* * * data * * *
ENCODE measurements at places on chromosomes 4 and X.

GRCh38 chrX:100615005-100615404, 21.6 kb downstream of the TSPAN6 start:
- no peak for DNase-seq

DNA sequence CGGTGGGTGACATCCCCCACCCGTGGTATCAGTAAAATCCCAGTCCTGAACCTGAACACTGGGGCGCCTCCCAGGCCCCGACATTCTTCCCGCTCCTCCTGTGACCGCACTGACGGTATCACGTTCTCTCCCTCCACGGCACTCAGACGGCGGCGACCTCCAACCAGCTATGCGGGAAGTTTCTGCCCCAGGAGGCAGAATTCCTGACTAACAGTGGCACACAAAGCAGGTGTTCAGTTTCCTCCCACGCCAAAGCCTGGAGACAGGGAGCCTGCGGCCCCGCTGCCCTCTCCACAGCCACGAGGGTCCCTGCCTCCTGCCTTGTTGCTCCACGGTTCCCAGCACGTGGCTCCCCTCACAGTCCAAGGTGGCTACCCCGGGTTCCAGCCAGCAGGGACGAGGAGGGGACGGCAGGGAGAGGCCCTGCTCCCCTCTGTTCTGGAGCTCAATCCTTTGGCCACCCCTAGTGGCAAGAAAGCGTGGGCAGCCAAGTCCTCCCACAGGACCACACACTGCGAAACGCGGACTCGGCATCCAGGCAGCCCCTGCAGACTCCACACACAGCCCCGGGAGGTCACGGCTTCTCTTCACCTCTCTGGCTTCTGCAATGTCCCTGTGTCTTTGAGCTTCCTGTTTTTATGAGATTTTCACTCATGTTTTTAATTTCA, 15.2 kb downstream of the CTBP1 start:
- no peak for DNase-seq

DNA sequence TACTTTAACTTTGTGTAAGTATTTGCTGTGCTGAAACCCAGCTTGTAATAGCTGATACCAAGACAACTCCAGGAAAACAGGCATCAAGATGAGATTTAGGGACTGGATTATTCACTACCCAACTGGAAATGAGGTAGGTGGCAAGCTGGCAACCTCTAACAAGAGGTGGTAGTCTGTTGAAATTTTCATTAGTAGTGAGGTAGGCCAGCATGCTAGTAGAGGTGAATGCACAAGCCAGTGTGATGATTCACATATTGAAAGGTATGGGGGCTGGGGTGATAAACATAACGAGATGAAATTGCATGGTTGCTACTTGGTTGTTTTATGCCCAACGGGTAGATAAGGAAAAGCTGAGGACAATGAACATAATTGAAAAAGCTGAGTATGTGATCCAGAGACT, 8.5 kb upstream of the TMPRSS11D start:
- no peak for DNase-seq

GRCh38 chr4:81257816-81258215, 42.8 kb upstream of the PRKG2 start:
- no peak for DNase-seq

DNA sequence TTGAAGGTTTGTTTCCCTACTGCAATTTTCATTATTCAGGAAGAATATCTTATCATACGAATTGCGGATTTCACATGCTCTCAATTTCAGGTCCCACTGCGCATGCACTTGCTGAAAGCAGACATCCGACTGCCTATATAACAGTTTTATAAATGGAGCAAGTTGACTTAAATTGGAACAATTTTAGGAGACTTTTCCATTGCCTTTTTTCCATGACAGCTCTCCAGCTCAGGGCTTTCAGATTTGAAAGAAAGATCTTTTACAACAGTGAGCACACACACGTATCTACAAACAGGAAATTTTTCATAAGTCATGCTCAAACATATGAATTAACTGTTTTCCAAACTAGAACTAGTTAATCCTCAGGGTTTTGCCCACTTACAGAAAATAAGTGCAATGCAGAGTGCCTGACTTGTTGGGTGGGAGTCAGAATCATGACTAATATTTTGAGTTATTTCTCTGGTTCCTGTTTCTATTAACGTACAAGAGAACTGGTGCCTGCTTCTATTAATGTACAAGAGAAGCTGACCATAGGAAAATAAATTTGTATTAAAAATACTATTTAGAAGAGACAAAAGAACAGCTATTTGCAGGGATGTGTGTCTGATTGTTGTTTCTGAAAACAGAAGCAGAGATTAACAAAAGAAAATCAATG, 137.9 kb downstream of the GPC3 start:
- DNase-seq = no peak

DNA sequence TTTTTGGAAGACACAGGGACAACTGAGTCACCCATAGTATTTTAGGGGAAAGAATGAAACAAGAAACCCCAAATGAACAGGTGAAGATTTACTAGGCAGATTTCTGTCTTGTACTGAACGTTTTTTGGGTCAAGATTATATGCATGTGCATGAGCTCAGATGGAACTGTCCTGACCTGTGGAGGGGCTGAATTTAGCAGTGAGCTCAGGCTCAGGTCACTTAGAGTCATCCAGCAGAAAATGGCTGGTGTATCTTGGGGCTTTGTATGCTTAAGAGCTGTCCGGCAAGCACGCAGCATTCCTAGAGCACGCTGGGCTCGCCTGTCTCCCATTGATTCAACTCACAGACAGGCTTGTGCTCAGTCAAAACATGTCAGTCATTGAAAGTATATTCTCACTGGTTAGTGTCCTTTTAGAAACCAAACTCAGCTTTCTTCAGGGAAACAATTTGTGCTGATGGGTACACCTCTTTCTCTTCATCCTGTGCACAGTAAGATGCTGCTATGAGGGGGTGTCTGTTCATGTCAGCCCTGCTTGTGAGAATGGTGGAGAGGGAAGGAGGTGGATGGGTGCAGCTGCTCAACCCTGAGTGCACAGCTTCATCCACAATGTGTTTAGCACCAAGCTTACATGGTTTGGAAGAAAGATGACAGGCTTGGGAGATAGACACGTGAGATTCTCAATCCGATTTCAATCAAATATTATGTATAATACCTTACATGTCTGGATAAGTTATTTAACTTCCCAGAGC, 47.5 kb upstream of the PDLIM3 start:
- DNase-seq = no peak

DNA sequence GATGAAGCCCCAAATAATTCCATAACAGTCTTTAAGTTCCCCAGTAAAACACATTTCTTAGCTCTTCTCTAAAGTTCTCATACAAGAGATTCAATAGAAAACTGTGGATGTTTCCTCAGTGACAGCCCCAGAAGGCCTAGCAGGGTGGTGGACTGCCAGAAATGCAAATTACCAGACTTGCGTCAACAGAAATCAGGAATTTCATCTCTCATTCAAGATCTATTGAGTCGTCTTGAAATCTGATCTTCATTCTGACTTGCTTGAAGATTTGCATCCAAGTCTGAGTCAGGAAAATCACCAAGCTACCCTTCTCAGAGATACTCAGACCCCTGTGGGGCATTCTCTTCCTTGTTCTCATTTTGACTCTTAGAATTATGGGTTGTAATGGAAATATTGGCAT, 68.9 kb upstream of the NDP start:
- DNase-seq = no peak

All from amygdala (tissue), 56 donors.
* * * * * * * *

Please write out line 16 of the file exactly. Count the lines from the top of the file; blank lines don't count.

All from amygdala (tissue), 56 donors.